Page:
Cut PUC fat.

Fully combine the Water Department with Hetch Hetchy to achieve economies of scale and fiscal accountability. Keep the Charter priority to ensure the physical integrity of the water system before the requirement to pay bond principal and interest. Stop hiring tens of millions of dollars worth of "consultants" to do the work we already pay hundreds of PUC engineers and bureaucrats to do. Fire the "policy" makers and managers who have allowed our water system to become imperiled through demonstrably incompetent administration. Implement instructions of our Independent Auditors immediately. Prosecute white collar crime.

PUC Ignores Water Safety Compliance Orders

Slackers use fear to blackmail public

SFI reviewed ten compliance orders issued to the San Francisco Public Utilities commission by the California Department of Health Services (DHS), which oversees Environmental Protection Agency regulations for maintaining safe drinking water standards. These orders are being used by the PUC as an excuse for demanding the November bonds.

The orders--issued from 1993 to 1997--paint a picture of gross operational ineptitude--ranging from lack of adequate staff training, to discrediting of the PUC's water quality laboratory.

DHS began commanding the PUC to monitor and report water quality deviations in 1993. The PUC consistently failed to comply with these easy orders, paying thousand of dollars in fines for its recidivism.

Serious violations include contamination of the City's local drinking water during 3-alarm fires, due to the PUC's consistent refusal to segregate drinking water from non-potable fire-fighting water--an elementary mechanical operation. Incredibly, the November Bond Report fails to even mention this pressing problem.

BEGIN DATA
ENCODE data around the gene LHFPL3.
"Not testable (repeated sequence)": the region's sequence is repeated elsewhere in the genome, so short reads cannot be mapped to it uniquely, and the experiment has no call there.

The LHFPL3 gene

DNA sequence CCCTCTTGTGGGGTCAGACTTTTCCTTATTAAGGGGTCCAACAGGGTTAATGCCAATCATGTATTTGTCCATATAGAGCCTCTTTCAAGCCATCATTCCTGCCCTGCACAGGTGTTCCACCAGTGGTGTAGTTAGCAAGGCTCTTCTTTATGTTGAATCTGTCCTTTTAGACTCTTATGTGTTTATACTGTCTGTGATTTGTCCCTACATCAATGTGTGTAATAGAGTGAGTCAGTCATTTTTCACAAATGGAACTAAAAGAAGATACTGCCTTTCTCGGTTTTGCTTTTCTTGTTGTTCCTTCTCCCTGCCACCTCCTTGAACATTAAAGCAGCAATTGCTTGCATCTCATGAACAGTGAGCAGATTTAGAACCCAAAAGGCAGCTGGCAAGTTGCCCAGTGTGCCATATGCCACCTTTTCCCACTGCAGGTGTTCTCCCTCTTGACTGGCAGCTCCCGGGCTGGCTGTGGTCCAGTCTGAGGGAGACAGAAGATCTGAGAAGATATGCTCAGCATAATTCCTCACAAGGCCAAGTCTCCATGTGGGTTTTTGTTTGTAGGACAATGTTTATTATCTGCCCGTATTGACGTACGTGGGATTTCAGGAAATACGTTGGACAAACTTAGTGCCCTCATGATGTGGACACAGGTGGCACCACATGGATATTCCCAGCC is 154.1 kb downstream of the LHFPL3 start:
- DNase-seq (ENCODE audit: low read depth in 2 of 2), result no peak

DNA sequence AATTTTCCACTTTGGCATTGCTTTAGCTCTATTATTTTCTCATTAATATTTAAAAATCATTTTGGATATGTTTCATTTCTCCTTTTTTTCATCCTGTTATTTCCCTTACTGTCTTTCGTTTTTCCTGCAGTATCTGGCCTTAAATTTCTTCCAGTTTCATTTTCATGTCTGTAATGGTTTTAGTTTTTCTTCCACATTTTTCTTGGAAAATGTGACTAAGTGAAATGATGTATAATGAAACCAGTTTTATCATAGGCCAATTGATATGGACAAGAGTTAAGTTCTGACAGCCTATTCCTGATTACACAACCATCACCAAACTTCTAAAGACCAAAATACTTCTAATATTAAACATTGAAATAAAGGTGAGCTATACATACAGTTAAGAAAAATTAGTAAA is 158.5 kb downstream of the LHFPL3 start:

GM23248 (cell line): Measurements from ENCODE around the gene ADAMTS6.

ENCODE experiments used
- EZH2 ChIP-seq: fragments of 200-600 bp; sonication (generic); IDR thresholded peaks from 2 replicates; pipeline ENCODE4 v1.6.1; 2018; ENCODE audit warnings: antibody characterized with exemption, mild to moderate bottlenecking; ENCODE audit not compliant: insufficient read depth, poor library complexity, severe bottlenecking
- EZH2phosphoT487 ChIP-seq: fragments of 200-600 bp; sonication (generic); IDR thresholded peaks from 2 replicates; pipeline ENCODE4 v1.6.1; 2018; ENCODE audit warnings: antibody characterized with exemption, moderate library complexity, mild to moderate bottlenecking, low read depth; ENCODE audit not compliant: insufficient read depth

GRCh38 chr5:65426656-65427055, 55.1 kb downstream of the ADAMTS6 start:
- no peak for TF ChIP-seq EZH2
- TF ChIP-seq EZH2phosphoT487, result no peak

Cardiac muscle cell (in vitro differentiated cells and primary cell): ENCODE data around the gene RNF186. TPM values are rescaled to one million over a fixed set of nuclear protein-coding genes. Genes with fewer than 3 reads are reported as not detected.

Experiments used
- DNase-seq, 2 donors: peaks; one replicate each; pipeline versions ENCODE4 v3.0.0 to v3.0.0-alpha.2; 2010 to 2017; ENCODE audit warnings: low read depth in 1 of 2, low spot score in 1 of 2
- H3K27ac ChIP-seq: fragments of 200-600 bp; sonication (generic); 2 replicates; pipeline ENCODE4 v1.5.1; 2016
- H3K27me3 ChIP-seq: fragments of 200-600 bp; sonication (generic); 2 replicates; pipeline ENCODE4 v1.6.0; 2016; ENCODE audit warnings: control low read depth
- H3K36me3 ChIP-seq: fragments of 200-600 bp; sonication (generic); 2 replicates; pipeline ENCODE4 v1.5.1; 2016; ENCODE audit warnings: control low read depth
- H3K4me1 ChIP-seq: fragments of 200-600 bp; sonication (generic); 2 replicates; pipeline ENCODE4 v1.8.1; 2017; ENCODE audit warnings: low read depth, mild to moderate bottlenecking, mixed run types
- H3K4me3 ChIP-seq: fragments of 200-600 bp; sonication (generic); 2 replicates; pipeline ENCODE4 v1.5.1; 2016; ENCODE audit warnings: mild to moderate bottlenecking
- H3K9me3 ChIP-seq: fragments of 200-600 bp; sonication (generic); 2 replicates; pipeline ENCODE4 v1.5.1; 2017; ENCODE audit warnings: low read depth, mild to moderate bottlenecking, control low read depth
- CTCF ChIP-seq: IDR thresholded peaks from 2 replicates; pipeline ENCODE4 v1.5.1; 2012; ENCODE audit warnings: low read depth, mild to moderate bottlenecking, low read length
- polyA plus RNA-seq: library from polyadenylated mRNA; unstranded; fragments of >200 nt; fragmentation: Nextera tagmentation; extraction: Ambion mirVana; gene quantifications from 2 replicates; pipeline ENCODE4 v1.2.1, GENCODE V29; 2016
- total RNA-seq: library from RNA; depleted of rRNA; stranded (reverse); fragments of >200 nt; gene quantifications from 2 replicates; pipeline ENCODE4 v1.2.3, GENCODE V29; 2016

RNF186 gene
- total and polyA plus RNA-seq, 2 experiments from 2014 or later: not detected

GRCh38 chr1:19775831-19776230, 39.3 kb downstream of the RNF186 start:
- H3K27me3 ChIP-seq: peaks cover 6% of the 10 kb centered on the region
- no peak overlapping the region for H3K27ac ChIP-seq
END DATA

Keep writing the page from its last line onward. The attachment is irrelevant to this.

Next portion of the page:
The most serious ongoing violation challenges the very structure of the PUC's water and power supply system. DHS complains that our safe drinking water is "compromised" by using it for generation of electrical power as it enters the aqueducts.

Time after time, DHS begs the PUC to operate the drinking water system in compliance with reasonable environmental standards by doing its job professionally. Nowhere does DHS indicate the need for tremendous capital improvements.

Selected DHS comments

"If we cannot be assured that credible, accurate [water quality] data is being submitted, we would require the use of a laboratory not affiliated with the San Francisco Public Utilities Commission." -- July 7, 1997

Twelve major Findings concern "organizational, operational and plant equipment deficiencies ... the effects of sick leave, vacations ... training on [ability of staff to perform duties]." --February 5, 1996

"Hetch Hetchy is operating O'Shaughnessy Dam without a domestic water supply permit." Failure to collect water samples, as per previous orders, is a "violation of primary drinking water standards and DHS citations." -- July 20, 1995

PUC and SF Fire Department have not taken steps to segregate fire-fighting water from drinking water which has "resulted in contamination of the City's drinking water supply, and can endanger the health and safety of the City's residents." -- Sept. 29, 1995